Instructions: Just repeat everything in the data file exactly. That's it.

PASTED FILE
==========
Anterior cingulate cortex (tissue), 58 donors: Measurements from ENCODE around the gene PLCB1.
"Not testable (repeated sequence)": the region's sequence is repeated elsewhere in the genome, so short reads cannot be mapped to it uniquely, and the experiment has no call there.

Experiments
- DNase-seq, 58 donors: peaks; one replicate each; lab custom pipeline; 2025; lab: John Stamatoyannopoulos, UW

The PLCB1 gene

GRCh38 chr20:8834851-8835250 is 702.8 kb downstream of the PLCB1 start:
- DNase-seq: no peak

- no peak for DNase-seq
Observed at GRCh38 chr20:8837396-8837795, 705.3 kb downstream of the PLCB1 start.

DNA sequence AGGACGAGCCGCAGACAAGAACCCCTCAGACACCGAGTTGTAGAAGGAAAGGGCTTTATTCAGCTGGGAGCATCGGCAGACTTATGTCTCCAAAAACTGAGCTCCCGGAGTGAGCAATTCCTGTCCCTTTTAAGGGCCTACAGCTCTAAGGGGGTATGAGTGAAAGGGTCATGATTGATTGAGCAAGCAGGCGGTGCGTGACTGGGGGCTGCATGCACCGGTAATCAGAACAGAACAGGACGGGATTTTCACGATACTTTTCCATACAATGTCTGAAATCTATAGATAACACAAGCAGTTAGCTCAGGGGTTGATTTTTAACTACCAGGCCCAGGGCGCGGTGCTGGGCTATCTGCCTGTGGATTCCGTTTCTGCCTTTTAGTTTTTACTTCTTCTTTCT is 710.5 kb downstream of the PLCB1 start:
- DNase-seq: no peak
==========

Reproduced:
Anterior cingulate cortex (tissue), 58 donors: Measurements from ENCODE around the gene PLCB1.
"Not testable (repeated sequence)": the region's sequence is repeated elsewhere in the genome, so short reads cannot be mapped to it uniquely, and the experiment has no call there.

Experiments
- DNase-seq, 58 donors: peaks; one replicate each; lab custom pipeline; 2025; lab: John Stamatoyannopoulos, UW

The PLCB1 gene

GRCh38 chr20:8834851-8835250 is 702.8 kb downstream of the PLCB1 start:
- DNase-seq: no peak

- no peak for DNase-seq
Observed at GRCh38 chr20:8837396-8837795, 705.3 kb downstream of the PLCB1 start.

DNA sequence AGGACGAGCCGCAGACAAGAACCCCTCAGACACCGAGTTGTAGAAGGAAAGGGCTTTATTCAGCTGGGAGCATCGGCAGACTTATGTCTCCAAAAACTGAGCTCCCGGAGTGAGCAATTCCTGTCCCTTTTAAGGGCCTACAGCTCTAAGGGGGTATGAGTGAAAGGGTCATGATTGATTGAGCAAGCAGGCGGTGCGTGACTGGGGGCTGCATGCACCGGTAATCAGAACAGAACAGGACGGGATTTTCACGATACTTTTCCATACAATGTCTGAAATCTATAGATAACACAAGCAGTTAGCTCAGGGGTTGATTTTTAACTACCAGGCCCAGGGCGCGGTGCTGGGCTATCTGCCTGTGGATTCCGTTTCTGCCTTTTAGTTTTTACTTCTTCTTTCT is 710.5 kb downstream of the PLCB1 start:
- DNase-seq: no peak